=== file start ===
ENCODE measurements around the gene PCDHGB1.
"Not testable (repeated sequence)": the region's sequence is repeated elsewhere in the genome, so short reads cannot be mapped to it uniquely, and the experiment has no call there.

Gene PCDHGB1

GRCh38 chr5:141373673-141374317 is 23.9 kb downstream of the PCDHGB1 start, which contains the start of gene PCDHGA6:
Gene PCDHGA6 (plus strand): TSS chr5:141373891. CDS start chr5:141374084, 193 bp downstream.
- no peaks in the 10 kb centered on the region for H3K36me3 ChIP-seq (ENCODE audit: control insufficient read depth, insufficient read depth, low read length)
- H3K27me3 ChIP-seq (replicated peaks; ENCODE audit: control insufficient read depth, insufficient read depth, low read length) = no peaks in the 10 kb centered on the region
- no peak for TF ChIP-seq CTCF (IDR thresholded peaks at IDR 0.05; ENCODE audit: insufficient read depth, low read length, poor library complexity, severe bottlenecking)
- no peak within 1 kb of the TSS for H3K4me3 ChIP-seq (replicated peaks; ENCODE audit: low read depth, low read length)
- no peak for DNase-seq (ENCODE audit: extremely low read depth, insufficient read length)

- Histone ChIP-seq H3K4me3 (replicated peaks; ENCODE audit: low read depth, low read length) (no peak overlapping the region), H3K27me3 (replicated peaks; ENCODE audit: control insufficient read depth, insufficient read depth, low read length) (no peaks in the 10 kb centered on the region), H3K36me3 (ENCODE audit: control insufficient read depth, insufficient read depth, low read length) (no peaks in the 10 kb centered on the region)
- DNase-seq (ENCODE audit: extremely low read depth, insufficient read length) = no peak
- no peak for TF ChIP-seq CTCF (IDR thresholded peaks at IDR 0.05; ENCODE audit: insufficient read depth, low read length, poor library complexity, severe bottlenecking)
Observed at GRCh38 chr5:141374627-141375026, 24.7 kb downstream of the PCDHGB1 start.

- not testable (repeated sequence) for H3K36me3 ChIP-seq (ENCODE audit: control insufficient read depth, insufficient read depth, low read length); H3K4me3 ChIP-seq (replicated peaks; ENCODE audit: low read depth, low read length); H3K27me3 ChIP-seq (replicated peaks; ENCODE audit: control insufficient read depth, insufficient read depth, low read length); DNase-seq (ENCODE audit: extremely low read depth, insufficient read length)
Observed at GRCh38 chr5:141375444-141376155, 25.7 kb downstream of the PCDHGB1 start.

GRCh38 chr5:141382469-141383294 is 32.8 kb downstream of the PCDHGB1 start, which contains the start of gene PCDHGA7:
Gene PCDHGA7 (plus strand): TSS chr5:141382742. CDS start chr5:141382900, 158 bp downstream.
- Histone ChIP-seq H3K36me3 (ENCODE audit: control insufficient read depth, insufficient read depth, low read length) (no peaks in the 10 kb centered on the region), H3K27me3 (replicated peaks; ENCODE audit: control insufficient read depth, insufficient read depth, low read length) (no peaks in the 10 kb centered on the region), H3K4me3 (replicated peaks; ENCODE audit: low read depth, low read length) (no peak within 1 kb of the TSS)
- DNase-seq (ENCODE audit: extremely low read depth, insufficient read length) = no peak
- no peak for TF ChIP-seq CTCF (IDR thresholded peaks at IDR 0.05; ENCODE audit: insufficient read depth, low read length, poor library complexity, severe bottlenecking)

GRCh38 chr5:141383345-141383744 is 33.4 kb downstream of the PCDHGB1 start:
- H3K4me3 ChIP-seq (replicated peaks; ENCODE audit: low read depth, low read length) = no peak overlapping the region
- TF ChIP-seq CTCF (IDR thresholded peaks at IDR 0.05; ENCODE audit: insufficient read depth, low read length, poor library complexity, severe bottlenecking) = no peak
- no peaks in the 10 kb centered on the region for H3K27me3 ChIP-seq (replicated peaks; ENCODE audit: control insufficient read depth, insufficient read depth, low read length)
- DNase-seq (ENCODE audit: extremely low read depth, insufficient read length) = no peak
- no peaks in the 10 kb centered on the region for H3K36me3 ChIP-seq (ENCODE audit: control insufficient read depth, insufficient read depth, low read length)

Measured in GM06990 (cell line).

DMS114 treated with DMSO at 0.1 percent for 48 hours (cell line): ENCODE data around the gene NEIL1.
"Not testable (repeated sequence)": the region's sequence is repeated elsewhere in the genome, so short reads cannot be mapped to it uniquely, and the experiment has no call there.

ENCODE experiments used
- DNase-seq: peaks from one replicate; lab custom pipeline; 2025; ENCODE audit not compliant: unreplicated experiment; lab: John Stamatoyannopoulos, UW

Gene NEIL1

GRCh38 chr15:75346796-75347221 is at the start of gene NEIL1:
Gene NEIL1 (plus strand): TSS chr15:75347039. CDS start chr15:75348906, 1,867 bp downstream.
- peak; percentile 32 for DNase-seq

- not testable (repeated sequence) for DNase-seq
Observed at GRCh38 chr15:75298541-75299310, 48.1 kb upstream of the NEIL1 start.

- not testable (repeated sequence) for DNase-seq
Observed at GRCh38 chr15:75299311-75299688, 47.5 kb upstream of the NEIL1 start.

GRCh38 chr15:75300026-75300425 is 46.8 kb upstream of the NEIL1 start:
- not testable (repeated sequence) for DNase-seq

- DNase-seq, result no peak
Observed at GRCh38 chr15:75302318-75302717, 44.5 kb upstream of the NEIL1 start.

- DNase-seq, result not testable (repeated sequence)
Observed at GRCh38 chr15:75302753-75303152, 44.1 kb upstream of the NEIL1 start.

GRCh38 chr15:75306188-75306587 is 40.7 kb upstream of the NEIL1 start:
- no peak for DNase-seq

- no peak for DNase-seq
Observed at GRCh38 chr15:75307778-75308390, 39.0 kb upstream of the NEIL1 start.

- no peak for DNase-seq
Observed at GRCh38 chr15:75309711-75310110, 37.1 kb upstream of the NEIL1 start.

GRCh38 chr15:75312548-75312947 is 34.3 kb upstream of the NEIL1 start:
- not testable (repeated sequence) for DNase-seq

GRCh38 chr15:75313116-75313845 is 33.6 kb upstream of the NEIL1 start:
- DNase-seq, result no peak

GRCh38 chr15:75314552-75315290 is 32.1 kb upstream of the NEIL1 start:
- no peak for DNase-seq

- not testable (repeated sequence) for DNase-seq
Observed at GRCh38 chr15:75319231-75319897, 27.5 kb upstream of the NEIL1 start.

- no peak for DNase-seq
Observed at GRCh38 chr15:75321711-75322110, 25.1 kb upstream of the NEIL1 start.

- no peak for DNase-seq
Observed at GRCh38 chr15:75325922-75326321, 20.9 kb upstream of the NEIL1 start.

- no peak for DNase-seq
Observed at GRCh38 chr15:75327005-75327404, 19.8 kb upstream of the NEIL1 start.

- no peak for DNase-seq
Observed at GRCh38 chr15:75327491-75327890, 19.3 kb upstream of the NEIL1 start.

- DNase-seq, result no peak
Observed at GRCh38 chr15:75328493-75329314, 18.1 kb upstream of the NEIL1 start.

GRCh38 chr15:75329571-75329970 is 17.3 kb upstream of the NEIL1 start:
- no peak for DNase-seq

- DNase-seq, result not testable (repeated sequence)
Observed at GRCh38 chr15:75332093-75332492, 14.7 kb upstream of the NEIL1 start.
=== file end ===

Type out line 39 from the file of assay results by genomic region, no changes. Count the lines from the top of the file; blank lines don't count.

- not testable (repeated sequence) for DNase-seq